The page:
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text 2015-08-18 12:22
Reading progress update: I've read 83 out of 360 pages.
Arthur & George - Julian Barnes

I really like this book so far, mostly because the characters are fascinating! It's told from two alternating points of view: from "Arthur's" and "George's". As becomes clear pretty quickly, the "Arthur" in this story is actually Sir Arthur Conan Doyle, and as a Sherlock Holmes fan it's incredibly interesting to read about the author's life and his relationship to his most famous creation (which wasn't a great one, famously).


What's truly incredible is that even with such a well-known titular partner, the "George" in this book is really quite equally interesting - I really enjoy his unique perspective on the world. It's very British, in a way xD. He's really quite proper and ordered in his appearance and dealings - and he's in love with the law ;). But he manages to be quite charming and endearing at the same time - just a sweetheart really.


To sum up: I love it so far!

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text 2014-07-21 06:41
The Dechronization of Sam Magruder
The Dechronization of Sam Magruder - Arthur C. Clarke,Stephen Jay Gould,George Gaylord Simpson,Joan Simpson Burns

Quite a read! Not so notable for its 1960s-era dinosaurs, or its clunky science fiction with jabs at academic culture, and unevenly paced, but somehow fascinating.... the heart and soul of it is (as the the first chapter insists) the emotional situation of Sam McGruder stranded in the past with no chance to ever see another human again; how does he think in these lonely circumstances and what keeps him struggling to stay alive? The afterwords pointed out the emotional resonance with Simpson's own feelings of isolation and concerns that his life and work would be forgotten. But also a chance for him to lay out thoughts about the meaning of evolution, human destiny, and what is the ultimate dignity of life -- it's strongly reminiscent of Camus's Myth of Sisyphus. Although I'll keep the latter on my bookshelf and not this minor novel, it's still moving and well worth at least one read.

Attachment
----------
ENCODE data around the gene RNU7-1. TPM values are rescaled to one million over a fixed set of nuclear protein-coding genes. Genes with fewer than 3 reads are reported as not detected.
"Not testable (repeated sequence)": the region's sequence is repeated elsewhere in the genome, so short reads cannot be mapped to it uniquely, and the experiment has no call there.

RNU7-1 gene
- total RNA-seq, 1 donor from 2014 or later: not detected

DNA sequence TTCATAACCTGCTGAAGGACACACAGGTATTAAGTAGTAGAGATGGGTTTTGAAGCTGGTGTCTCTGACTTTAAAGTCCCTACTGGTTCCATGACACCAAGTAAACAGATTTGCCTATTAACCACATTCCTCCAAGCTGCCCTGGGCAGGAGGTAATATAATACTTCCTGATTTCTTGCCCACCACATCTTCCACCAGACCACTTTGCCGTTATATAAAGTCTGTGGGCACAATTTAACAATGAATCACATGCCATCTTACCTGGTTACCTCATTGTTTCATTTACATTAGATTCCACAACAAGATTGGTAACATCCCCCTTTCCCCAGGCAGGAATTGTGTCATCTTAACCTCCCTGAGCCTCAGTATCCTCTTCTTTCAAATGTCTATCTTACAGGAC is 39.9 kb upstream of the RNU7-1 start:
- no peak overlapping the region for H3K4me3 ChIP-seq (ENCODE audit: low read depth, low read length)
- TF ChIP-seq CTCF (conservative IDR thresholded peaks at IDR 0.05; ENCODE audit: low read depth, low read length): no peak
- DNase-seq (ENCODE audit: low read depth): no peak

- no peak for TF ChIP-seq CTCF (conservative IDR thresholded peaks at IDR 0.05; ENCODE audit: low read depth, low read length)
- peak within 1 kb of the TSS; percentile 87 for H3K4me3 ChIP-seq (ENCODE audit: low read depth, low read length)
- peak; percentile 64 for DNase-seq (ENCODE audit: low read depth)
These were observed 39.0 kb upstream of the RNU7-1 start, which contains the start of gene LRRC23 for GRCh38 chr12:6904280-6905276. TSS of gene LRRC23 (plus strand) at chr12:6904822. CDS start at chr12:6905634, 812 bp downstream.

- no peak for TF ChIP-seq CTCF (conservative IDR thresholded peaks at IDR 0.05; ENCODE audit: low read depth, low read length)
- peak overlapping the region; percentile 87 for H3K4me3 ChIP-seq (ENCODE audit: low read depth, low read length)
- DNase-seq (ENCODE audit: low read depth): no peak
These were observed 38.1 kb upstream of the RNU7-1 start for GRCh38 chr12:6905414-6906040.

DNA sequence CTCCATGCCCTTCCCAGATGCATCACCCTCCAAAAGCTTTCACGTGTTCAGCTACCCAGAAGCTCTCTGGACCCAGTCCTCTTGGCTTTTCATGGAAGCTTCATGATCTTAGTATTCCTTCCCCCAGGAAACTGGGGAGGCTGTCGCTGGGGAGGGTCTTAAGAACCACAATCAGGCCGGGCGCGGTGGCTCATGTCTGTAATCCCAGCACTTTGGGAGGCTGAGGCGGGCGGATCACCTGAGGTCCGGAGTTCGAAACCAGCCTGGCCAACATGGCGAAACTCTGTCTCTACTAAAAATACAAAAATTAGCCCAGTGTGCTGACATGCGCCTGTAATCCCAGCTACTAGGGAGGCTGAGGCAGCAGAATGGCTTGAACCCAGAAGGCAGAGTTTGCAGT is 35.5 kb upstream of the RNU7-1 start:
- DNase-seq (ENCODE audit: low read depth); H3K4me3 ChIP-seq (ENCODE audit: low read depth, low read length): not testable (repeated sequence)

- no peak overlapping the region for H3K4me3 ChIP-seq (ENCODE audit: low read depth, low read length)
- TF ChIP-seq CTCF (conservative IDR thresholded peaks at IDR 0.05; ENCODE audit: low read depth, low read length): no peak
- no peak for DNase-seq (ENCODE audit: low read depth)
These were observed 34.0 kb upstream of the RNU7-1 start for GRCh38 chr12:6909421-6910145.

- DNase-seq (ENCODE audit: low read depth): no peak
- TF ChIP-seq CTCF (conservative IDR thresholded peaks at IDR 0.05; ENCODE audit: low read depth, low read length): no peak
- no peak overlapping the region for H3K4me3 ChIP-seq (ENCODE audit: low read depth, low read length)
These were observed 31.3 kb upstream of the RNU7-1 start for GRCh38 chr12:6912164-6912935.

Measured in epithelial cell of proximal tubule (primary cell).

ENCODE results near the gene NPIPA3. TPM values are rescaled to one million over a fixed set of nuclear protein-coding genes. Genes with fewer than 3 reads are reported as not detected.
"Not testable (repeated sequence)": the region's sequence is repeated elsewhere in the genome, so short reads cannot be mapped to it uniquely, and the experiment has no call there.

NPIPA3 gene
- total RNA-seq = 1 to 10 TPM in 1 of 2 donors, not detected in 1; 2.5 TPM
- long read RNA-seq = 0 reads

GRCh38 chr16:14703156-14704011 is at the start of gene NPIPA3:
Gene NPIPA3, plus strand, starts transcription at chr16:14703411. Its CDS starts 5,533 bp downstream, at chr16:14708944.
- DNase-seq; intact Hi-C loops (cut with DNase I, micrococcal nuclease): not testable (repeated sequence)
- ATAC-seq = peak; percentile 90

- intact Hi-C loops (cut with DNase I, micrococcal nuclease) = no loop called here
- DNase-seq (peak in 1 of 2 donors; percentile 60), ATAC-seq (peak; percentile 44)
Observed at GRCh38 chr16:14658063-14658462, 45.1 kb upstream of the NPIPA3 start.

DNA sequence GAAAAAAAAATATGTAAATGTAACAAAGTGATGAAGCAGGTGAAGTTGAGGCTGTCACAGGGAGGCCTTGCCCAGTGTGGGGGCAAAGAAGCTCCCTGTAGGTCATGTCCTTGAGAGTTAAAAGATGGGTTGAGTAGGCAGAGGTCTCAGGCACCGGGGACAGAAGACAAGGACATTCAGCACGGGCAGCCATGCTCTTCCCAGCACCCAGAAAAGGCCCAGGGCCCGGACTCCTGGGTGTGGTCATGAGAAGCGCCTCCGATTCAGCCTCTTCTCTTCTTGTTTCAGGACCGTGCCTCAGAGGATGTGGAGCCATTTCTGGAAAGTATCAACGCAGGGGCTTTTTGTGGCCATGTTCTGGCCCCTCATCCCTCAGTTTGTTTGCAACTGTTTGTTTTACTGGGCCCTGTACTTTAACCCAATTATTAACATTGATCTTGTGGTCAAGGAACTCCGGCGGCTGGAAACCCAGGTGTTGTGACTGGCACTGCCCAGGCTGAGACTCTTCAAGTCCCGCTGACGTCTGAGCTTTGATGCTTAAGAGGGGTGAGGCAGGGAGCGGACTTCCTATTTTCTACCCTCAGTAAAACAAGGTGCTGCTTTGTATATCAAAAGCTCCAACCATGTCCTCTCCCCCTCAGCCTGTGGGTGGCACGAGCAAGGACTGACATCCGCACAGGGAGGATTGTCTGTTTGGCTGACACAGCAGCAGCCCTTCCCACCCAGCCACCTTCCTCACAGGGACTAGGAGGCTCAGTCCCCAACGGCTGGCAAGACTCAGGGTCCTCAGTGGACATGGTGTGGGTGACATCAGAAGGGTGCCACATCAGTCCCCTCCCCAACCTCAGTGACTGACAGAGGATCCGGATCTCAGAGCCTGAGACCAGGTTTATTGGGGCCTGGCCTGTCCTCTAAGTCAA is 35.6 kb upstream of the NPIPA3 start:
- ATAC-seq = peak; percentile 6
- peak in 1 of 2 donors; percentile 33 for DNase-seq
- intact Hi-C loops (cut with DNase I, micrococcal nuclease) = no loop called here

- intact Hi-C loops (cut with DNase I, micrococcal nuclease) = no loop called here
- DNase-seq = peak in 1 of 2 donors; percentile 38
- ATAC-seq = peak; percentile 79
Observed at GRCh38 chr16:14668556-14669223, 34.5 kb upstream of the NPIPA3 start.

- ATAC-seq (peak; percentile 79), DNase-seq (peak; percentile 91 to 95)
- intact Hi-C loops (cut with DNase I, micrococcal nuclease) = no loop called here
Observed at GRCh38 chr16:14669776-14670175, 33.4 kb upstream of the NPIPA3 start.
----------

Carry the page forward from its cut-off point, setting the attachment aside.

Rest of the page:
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review 2014-04-16 13:55
Review - The Dechronization of Sam Macgruder by George Gaylord Simpson
The Dechronization of Sam Magruder - Arthur C. Clarke,Stephen Jay Gould,George Gaylord Simpson,Joan Simpson Burns

This is such a great little story! The bright pink cover is at odds with the storyline but don't let that put you off, I actually quite like the colour...it's 'quirky'. A very quick read and therein lies it's only flaw....it ended too soon. I hung on every word and would have liked to see many, many more of them.

The book was only ever intended as an amusement for the author, but by chance was it found after his death and published, and lucky for us that it was.

Short synopsis would be that an academic (Sam McGruder) from the far future (the year 2162), travels back in time to a place in prehistory where dinosaurs roamed, with no chance of ever getting back. Now, it's not JUST the story that hooks the reader, it's all the thought provoking ideas that the story presents too. What would I do? How would I cope? Would I cope?!

I wanted it to go on and on and on......

It's very short so any details I give are likely to be spoilers but it's a great book and one not to be missed. From the moment you pick it up it will draw you in. Even if it's not your usual type of reading material, it's still worth the read.

Remember....don't let the pink cover put you off!